The rabbis teach this lesson about teshuvah (change, repentance): “God says to us: My children, show me an opening of repentance no larger than the eye of a needle, and I will widen it into openings through which wagons and carriages can pass.” What a beautiful lesson — even the smallest opening for change can enable significant transformation. If we tell a new story, even and perhaps especially one that may feel “small” — that new story has the power to unlock new possible understandings of ourselves and new points of connection in our relationships.
Blogger Jodi Chapman (no relation to Greg Chapman above!) shared a story that demonstrates this truth. She talks about rewriting a seemingly small story she had told about herself for most of her life. The old story: she was NOT a morning person. She hated to greet the day. It took her a long time to be fully awake. She needed A LOT of coffee to be even remotely alert. Even so, she was grumpy all the way through the early afternoon.
Chapman realized that this story was getting in the way of enjoying life and feeling good about herself. She saw how the story had reinforced her reality — until she felt she had no choice not to be a morning person!
So, she decided to tell a new story: She was a morning person! She couldn’t wait to greet the day! She was fully awake after she got out of bed. She woke up happy, alert, and grateful.
And lo and behold, she began to live into her new story. Soon, she found herself jumping out of bed, ready to start the day. She was in a happier, more optimistic and alert place when she awoke and continued to feel happiness and joy for greater periods of the day. She felt a greater sense of purpose and determination. After retelling her new story over and over again, it became her truth and her reality. And this small yet tremendous shift positively changed how she felt about herself and experienced her life.
Imagine substituting “I am not a morning person” for any number of stories that we tell about ourselves, for example: “I am not a math person.” “I am not adventurous.” “I am impatient.” “I am lazy.” “I am not good at FILL IN THE BLANK.”
Each and every day, we narrate our world through telling stories or reinforcing ones that we have heard and internalized.
This time of reflection and change is an auspicious time to ask ourselves: What stories are we telling about ourselves that do not help us? Are there stories that we are telling that are outdated or that do not serve us anymore, that we need to let go of, consciously and with repetition, as we enter a New Year?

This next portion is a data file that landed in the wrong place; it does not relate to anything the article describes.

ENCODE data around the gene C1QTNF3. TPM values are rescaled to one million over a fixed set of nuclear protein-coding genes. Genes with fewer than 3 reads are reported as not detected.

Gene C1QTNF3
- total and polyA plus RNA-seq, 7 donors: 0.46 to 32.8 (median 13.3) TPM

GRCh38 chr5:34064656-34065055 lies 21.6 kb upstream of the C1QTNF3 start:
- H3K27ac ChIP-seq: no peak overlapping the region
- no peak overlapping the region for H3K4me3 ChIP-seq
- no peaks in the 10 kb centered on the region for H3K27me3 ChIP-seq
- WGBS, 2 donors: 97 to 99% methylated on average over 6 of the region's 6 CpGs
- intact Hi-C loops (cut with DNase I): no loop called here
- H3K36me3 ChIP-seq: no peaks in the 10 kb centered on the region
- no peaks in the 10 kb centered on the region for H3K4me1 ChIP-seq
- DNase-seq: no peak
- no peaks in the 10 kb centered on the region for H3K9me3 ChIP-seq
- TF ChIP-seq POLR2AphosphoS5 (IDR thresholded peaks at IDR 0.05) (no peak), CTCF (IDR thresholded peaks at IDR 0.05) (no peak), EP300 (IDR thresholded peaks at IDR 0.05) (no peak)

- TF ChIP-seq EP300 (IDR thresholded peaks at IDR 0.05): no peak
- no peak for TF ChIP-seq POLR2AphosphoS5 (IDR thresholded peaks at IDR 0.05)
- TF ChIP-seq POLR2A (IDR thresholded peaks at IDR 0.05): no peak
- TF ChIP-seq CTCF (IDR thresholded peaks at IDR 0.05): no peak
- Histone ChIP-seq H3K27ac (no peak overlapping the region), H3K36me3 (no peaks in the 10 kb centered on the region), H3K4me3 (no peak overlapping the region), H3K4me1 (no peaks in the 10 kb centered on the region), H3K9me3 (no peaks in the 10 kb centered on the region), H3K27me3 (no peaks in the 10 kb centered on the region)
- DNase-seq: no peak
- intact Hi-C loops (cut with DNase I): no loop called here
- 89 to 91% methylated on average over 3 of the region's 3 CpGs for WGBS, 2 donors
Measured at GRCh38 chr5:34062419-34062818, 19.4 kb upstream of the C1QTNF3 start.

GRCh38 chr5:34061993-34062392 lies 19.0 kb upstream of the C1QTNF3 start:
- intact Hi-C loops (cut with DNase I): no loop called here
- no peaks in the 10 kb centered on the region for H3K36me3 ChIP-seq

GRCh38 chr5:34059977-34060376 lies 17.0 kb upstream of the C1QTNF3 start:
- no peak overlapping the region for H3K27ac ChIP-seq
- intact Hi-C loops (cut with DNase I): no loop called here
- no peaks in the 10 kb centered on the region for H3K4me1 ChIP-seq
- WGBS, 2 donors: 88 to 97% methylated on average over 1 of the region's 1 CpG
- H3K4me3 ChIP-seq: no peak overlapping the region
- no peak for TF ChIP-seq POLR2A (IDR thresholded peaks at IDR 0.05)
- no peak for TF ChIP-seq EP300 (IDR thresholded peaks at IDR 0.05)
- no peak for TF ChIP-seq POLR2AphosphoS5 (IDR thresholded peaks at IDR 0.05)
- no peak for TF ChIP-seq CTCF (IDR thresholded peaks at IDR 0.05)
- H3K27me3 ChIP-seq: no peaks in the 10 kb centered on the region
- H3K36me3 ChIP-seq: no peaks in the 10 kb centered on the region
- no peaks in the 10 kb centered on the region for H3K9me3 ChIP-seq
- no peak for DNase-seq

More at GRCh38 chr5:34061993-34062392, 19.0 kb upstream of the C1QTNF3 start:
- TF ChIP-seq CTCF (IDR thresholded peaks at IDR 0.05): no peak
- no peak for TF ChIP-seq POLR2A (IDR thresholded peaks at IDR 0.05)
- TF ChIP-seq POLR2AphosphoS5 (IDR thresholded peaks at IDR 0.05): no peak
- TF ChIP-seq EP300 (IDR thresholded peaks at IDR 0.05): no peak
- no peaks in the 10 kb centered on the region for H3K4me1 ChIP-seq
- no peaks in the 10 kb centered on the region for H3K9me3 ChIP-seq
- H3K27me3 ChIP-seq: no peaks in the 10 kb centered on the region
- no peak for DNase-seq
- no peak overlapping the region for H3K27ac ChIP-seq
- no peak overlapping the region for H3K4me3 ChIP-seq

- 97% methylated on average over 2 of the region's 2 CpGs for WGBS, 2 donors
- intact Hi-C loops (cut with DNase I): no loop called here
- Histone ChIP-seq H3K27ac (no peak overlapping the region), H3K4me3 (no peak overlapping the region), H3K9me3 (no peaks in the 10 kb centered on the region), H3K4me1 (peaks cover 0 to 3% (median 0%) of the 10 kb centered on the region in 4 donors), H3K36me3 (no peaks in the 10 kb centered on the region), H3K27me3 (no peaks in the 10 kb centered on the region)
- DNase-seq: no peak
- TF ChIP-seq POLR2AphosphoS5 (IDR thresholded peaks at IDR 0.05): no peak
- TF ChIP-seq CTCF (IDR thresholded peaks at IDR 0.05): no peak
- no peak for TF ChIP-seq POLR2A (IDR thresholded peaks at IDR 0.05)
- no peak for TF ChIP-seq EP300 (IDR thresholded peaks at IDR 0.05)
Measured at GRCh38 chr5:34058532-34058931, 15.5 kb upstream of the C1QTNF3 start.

Tonight, while we are in this sacred place and sacred time, I would like to invite us into some time for beginning this process of letting go of old stories and telling new ones.
If you feel comfortable, I invite you to put your prayer book somewhere if you haven’t already and close your eyes and spend a few minutes thinking about some stories in your life that might not serve you. It could be a paradigm shift of the magnitude of Greg Chapman or something as small and simple as not being a morning person — or it can be a story we tell about another person in our lives that is getting in the way of intimacy and connection. Find ONE story that you think you might want to shift. (pause) Consider an alternative narrative you might tell in its place.
When you are ready, open your eyes.
We begin tonight with the stories of self, and through these holidays we will consider retelling the stories we tell about the present and future; on Kol Nidre, the stories we tell about the people, known and unknown, and on Yom Kippur afternoon, the stories of those new migrants in NYC.
As we journey into this holiday, thinking about the stories we tell and wish to tell, let us remember the wise words of Greg Chapman: “The right story is the one that helps me to love myself the most, to create the most, to love others and to support them in their creations.”
Shana Tova & Shabbat Shalom!
This I Believe: The Personal Philosophies of Remarkable Men and Women, ed. Allison and Gediman, Henry Holt & Company, NY.
Song of Songs Rabbah 5.2